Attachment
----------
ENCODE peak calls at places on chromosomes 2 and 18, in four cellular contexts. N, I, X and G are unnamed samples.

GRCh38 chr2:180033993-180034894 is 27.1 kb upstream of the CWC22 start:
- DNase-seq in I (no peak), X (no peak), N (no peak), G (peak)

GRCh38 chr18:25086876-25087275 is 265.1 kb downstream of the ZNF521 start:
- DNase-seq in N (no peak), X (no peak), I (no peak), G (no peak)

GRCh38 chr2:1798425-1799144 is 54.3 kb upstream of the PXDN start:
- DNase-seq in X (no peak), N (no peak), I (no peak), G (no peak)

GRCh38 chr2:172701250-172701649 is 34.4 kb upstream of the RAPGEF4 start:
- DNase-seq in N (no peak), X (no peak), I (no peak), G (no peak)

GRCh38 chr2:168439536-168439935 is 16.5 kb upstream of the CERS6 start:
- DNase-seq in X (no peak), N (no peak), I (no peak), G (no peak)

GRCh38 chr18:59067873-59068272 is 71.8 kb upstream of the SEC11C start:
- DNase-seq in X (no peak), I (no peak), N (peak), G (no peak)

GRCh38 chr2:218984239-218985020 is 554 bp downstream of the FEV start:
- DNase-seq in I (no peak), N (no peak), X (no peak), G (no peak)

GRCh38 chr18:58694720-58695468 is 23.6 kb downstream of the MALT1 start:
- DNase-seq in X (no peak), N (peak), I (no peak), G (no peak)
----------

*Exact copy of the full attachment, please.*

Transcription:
ENCODE peak calls at places on chromosomes 2 and 18, in four cellular contexts. N, I, X and G are unnamed samples.

GRCh38 chr2:180033993-180034894 is 27.1 kb upstream of the CWC22 start:
- DNase-seq in I (no peak), X (no peak), N (no peak), G (peak)

GRCh38 chr18:25086876-25087275 is 265.1 kb downstream of the ZNF521 start:
- DNase-seq in N (no peak), X (no peak), I (no peak), G (no peak)

GRCh38 chr2:1798425-1799144 is 54.3 kb upstream of the PXDN start:
- DNase-seq in X (no peak), N (no peak), I (no peak), G (no peak)

GRCh38 chr2:172701250-172701649 is 34.4 kb upstream of the RAPGEF4 start:
- DNase-seq in N (no peak), X (no peak), I (no peak), G (no peak)

GRCh38 chr2:168439536-168439935 is 16.5 kb upstream of the CERS6 start:
- DNase-seq in X (no peak), N (no peak), I (no peak), G (no peak)

GRCh38 chr18:59067873-59068272 is 71.8 kb upstream of the SEC11C start:
- DNase-seq in X (no peak), I (no peak), N (peak), G (no peak)

GRCh38 chr2:218984239-218985020 is 554 bp downstream of the FEV start:
- DNase-seq in I (no peak), N (no peak), X (no peak), G (no peak)

GRCh38 chr18:58694720-58695468 is 23.6 kb downstream of the MALT1 start:
- DNase-seq in X (no peak), N (peak), I (no peak), G (no peak)